Monday, October 7, 2013

Brain Waves!

Talk about the brain swinging to and fro on a pendulum!

Being a working artist has its perks, but it was time to get away to a workshop again. To my delight I found two happening in the same weekend at Cole Gallery in Edmonds! Denise Cole manages to get the most energetic and interesting instructors, so I really looked forward to some time to play with art.

Friday night was a three hour session with the whimsical and contemporary acrylics of Jennifer Bowman. As a rule, I shy away from acrylics, preferring to work in watercolor (as a purist) and oil. But a getaway is just that- getting away from the norm and trying something new.

We started with wine and refreshments. Now THERE'S a way to start painting. Relax, Jennifer encouraged us! Although her work is contemporary (to some, that may mean abstract),we never deviated from the basics- the color wheel, composition, line, value, chiaroscuro, or the use of light against dark/dark against light. A  toned matboard provided the surface for a free hand drawn pear and some free-wheeling paint application, taking into consideration light source, shadow location and value to achieve drama and interest.

Then we got to throw paint. Yikes!

Next project, also drawn free hand, was a wine bottle. How to achieve a festive look was created with more paint spatters and squiggles.

Those of you who know me and how left brained I am can imagine how foreign this was. But the results were fun and imaginative, and yes, I learned something. It's okay to loosen up. Well, a little, anyway.

Saturday and Sunday's session with Eileen Sorg was more in my ballpark. Traditional, although equally whimsical,  we were given a predrawn image to transfer to hot press watercolor paper. Like acrylic, I shy away from hot press paper since it has a mind of its own and doesn't accept washes as well as cold press. But.....with the right instructor giving the tips and tools of the trade, I was amazed at how well we could get the hot press paper to behave. Plus, in order to accept the colored pencil accents, the paper needs to be smooth. A bumpy paper won't allow the detail she wanted us to achieve. We were also encouraged to try some of the granulating watercolors - something else I'd been leery of. In painting traditional watercolors, particularly skies, one of the things I try to avoid is granulation. But apparently it has its place.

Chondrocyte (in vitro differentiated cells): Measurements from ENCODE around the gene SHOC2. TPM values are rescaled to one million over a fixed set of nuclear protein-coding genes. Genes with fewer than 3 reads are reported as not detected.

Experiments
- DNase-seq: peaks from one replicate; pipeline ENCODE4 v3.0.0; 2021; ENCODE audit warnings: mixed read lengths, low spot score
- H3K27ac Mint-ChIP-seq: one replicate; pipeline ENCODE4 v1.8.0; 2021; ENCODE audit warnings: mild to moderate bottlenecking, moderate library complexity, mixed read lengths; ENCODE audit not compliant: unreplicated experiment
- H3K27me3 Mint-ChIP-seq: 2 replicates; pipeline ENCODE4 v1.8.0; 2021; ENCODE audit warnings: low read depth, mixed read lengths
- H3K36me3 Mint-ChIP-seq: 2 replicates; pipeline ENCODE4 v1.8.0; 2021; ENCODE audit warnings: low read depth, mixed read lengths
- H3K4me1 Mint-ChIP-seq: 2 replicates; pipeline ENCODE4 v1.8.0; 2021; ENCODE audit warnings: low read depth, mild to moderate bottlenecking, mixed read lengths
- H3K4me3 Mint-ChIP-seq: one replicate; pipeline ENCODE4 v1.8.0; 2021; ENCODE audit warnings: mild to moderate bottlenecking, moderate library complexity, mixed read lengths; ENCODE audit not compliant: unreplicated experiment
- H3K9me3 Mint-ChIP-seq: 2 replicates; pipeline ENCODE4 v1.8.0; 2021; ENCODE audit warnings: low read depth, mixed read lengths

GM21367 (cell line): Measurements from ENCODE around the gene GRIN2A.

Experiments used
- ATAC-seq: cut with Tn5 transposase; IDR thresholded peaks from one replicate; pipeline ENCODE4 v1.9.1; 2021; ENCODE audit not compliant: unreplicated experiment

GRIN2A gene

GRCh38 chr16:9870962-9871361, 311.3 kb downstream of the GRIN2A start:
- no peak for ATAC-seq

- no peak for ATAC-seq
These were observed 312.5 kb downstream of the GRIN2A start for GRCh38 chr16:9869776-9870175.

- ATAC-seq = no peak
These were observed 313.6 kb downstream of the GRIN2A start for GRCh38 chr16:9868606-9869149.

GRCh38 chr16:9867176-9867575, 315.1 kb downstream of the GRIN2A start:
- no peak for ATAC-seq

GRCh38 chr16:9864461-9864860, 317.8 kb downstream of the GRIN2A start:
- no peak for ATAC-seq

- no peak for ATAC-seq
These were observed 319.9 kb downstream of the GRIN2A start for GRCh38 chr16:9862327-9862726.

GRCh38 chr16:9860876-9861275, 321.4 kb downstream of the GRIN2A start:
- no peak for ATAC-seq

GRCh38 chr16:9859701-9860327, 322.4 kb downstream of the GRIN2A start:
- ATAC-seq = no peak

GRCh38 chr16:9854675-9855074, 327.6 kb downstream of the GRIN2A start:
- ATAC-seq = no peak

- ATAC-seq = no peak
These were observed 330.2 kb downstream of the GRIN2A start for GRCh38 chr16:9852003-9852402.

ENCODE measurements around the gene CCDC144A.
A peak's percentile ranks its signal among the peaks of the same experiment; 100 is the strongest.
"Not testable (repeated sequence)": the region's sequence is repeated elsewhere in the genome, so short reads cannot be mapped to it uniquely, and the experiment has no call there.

Saturday, transfer the drawing. Ink in the darks. Apply watercolor backgrounds. Sunday, add the details and highlights with colored pencil. Found myself humming, "Heaven, I'm in heaven!"

The results on everyone's pieces were nothing short of awesome! Planning to try these techniques on some of my upcoming work and have already spent the morning going through reference material.

Get away, step out of your comfort zone, and have some fun. As I sign off all of my education articles for ASAA, Ancoro Imparo- I am still learning. (Michelangelo)

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